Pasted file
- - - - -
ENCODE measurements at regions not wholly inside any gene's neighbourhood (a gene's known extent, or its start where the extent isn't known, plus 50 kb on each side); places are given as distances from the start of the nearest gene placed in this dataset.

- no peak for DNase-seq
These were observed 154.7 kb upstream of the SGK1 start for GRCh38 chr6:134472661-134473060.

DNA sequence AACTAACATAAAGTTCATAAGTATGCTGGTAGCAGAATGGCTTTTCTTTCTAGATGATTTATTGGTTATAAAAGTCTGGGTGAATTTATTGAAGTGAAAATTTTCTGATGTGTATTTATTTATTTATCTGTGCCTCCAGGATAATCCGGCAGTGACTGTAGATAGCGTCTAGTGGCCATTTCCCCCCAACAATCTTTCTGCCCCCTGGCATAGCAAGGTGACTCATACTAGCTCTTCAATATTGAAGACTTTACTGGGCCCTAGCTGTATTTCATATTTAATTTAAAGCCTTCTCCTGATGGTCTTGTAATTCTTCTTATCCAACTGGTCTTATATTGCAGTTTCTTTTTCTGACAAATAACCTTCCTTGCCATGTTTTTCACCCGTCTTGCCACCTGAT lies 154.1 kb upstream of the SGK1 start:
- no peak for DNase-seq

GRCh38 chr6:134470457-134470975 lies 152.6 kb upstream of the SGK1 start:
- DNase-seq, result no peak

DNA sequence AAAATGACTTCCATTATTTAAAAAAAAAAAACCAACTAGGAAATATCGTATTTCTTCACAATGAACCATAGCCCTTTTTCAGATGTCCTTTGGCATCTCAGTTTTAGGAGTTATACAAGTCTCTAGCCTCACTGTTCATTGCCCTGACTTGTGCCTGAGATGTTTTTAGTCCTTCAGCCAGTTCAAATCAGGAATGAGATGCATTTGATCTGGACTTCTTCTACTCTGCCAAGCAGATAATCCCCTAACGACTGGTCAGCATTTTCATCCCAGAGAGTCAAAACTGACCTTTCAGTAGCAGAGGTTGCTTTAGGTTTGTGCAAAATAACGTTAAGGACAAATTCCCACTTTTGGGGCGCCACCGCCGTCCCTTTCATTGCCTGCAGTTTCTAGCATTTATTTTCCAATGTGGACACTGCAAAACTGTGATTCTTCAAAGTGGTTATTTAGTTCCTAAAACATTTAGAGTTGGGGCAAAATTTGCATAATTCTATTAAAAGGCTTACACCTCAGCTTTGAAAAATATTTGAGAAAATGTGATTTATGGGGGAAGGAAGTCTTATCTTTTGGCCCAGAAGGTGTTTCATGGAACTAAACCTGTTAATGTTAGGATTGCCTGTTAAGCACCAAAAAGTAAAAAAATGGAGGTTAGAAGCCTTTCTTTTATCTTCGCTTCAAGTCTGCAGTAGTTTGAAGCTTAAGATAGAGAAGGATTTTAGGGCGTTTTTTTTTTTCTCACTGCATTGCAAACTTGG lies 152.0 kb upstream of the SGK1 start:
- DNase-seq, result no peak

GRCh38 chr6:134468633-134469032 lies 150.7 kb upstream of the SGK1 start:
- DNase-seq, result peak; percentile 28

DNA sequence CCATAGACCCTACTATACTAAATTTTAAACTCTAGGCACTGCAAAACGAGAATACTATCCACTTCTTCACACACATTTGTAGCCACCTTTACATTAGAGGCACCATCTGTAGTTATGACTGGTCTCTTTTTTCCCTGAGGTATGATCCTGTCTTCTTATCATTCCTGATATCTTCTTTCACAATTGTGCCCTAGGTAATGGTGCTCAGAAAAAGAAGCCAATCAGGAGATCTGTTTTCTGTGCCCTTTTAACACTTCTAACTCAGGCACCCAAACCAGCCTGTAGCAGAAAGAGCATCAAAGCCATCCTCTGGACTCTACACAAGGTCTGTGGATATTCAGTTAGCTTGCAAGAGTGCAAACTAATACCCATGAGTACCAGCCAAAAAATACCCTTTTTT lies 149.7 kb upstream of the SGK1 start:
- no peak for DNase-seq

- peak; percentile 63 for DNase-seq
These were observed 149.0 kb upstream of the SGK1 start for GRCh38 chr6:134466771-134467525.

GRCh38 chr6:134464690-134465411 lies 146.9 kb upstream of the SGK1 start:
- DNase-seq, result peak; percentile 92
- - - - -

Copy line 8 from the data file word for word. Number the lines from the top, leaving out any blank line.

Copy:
DNA sequence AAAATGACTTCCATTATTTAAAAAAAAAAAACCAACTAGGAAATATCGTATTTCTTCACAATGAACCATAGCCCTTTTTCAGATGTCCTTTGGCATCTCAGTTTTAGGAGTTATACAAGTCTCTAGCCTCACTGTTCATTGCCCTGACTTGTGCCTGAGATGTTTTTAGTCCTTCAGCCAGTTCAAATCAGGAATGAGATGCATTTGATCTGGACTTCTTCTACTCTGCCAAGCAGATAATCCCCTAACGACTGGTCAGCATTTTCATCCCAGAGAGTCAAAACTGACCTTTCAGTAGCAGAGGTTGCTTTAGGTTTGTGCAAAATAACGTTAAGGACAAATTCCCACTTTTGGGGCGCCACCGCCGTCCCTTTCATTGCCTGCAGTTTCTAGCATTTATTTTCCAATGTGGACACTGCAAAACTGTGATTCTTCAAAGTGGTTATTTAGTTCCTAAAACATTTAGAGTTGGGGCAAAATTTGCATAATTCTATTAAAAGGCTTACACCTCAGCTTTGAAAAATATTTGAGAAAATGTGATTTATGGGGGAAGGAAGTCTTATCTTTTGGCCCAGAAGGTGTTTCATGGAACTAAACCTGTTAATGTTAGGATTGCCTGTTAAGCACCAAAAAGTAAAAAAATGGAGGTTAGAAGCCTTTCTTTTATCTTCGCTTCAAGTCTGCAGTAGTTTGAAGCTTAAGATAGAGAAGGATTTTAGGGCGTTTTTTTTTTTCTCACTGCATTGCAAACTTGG lies 152.0 kb upstream of the SGK1 start: